Dennis Edney gives his opinion on how a U.S. court decision could affect Khadr 4:07

Yet by the time you've read to the end of Topol's article — and learn that, three years later, Mustapha has escaped Boko Haram and become a workaday taxi driver — there is nothing in you that rebels against his reintegration into civilian life.

I read Mustapha to be a traumatized child soldier seeking to please the overlords who controlled his fate. Life is cheap for Boko Haram, and Mustapha had seen first-hand what happened to his childhood friends who'd attempted to resist abduction or indoctrination. Even though his actions were monstrous, the true monster is Boko Haram, not the brainwashed boys that Boko Haram conscripted.

I feel the same way about Omar Khadr and al-Qaeda, which is why I support the government's settlement offer and apology to Khadr, ostensibly for its role in his imprisonment and mistreatment at Guantanamo Bay.

The lingering image of Khadr as a lone child among adults at Gitmo remains unsettling to me. As Human Rights Watch notes: "No existing international tribunal has ever tried a child offender for war crimes."

Also unsettling is the almost unhinged zeal with which some anti-terror hawks in this country cheered on his continued imprisonment, and insisted that any demand for lenience was akin to terrorist propaganda.

One popular pundit even wrote a book-length attack on Khadr, describing him as "every bit as demented as Paul Bernardo," "the James Bond of Jihad," "the prince of al-Qaeda" and "the biggest, smartest, most deadly fish in a pond teeming with the most vicious, depraved men on Earth." (He also predicted that a freed Khadr might feel empowered to spend his time "loitering outside synagogues and Hebrew schools." To my knowledge, this is not how Khadr— who has publicly forsworn jihad and radical Islam — occupies his days.)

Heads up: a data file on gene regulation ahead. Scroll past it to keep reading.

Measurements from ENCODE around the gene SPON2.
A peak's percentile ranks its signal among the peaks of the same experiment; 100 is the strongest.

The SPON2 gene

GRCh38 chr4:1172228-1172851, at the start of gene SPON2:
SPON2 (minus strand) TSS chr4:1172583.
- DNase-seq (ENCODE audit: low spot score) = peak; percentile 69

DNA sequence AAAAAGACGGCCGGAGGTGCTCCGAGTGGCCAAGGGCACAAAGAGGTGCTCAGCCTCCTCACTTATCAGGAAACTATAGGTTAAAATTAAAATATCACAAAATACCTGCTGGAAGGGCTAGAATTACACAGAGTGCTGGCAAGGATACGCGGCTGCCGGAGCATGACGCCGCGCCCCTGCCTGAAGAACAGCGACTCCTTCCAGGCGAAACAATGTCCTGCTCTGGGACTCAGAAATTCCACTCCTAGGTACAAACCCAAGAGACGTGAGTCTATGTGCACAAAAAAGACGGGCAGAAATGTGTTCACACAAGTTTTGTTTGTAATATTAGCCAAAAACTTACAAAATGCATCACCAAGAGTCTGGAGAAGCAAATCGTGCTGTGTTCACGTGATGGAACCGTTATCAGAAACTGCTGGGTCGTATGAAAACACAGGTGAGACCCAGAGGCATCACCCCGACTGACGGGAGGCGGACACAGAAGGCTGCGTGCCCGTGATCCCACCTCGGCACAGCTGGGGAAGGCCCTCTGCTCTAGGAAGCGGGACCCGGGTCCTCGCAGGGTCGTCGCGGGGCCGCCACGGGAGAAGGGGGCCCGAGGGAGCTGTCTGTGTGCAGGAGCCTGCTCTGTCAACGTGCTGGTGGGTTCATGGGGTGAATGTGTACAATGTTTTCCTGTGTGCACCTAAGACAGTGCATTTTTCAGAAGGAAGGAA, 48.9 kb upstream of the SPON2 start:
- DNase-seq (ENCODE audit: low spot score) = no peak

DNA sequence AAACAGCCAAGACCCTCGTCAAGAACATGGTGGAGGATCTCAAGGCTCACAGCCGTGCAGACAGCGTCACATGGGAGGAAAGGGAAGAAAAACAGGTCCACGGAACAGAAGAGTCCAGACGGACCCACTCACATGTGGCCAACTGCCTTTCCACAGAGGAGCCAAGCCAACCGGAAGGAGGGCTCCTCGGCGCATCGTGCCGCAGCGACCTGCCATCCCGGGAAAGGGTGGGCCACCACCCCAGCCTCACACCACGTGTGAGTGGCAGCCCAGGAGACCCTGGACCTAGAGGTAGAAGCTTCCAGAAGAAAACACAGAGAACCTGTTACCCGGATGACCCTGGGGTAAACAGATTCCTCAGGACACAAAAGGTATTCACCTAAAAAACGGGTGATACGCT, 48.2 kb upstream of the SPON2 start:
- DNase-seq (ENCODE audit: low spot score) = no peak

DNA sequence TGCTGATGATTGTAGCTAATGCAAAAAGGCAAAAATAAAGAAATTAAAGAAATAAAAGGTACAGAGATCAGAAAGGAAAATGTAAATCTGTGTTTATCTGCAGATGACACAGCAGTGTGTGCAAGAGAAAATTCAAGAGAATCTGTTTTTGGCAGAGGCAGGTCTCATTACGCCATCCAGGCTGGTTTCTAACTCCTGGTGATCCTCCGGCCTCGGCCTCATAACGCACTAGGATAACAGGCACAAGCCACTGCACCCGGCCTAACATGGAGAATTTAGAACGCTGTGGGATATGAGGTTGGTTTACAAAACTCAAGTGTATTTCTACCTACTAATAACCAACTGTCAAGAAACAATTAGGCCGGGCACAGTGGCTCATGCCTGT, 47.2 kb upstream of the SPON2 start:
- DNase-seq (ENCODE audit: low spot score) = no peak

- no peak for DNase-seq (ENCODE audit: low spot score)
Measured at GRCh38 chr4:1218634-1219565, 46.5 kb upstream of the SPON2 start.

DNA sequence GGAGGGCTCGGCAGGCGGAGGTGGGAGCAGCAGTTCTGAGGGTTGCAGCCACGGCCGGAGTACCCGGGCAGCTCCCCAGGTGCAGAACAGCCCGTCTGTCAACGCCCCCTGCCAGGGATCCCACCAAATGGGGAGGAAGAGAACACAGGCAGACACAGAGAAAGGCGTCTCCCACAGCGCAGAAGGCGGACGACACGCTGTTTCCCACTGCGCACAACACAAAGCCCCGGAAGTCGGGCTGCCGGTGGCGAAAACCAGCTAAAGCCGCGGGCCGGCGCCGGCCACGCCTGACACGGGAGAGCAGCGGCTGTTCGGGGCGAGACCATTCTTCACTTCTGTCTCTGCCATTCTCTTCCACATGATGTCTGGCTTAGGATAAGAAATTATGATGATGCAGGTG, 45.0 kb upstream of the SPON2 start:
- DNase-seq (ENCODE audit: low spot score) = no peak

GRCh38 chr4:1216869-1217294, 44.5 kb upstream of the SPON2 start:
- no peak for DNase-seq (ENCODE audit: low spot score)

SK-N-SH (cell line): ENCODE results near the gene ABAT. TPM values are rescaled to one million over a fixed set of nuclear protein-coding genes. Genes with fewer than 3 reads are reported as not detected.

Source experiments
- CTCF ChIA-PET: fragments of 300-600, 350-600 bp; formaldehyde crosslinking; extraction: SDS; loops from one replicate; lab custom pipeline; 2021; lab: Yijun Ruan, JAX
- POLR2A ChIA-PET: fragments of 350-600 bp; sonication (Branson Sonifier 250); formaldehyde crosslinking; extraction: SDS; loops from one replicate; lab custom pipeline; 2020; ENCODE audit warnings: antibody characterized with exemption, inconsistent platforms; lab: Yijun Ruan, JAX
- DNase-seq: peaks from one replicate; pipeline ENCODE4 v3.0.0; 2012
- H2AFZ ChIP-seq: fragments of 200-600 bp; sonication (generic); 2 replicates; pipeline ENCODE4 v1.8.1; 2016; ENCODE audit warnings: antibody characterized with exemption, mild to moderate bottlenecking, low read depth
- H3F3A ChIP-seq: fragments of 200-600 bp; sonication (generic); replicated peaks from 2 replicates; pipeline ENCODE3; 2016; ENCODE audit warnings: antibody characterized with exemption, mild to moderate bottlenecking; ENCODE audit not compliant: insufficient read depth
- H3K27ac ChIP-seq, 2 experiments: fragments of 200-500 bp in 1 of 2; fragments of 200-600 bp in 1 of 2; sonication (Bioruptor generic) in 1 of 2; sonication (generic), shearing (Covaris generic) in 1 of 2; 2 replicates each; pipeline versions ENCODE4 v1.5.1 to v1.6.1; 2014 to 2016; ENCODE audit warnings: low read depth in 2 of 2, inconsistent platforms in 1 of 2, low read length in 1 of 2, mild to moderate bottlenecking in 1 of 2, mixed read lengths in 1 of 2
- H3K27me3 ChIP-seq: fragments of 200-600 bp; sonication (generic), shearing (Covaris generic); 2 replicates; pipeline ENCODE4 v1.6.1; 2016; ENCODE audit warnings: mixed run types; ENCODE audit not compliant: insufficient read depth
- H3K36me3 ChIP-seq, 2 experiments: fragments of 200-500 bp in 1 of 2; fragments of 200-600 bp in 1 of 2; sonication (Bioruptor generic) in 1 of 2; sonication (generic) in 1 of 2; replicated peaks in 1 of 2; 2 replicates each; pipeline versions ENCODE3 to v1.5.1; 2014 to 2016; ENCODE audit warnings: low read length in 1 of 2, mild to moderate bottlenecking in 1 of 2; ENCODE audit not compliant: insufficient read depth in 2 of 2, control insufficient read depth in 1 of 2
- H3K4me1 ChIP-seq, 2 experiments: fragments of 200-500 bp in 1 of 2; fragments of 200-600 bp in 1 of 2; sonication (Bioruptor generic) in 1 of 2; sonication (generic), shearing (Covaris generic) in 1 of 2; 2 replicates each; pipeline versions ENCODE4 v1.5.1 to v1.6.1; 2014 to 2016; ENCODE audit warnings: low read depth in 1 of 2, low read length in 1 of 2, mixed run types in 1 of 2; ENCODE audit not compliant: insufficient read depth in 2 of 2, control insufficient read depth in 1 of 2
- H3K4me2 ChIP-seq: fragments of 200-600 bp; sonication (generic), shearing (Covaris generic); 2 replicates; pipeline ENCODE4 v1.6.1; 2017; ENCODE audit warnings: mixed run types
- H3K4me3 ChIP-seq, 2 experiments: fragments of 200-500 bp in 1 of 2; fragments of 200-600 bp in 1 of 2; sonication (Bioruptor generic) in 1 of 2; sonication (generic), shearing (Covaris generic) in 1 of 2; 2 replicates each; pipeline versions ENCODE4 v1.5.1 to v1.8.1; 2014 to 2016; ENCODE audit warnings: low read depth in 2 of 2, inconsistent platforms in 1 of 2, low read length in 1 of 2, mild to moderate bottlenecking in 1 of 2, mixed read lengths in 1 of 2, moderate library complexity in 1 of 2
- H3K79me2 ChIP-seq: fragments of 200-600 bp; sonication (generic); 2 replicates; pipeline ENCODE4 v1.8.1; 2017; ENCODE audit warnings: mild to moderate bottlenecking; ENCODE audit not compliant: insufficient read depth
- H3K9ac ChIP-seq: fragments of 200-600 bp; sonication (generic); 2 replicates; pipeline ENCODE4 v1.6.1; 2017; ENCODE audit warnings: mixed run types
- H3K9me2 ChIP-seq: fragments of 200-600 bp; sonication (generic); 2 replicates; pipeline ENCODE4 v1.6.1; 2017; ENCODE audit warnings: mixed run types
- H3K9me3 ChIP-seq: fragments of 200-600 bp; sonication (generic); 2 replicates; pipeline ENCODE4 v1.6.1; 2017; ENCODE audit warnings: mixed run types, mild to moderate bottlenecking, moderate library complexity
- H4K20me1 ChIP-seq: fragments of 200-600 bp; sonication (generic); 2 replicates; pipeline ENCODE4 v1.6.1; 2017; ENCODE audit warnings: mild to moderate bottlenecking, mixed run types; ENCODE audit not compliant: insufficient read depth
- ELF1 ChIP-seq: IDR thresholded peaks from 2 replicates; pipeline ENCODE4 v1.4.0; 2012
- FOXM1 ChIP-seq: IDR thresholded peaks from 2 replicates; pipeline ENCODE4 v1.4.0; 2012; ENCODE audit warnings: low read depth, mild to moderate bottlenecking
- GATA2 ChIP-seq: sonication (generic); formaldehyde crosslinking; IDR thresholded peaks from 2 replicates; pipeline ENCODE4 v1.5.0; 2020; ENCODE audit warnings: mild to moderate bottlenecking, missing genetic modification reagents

Khadr deserves his apology, and his money — even if it won't buy him back his lost Gitmo years. (Nathan Denette/Canadian Press)

This is the language of right-wing social panic. We heard a lot of it in the months and years after Sept. 11 attacks, until Western societies eventually learned to do a better job balancing security versus civil rights, fear versus compassion. But in the peculiar case of Khadr, this social panic was singularly stubborn: when Khadr finally was released from prison in 2015, Prime Minister Stephen Harper still refused to admit that he'd gone overboard in his effort to keep the former child soldier locked up.

The question of when a human being — especially a child — is morally culpable for his or her actions is complex and wrenching. Even the judge in the child-porn case described at the top of this article admitted that she was conflicted.

Finding the correct balance becomes impossible in a climate of hysteria and paranoia. Khadr deserves his apology, and his money — even if it won't buy him back his lost Gitmo years. If the outlay helps us remember not to lose our moral compass the next time a child soldier comes up for judgment, it will pay dividends for years to come.  

This column is part of CBC's Opinion section. For more information about this section, please read this editor's blog and our FAQ.

About the Author

Jonathan Kay

Jonathan Kay is a Toronto writer and a panelist on CBC's The National. Follow him on Twitter at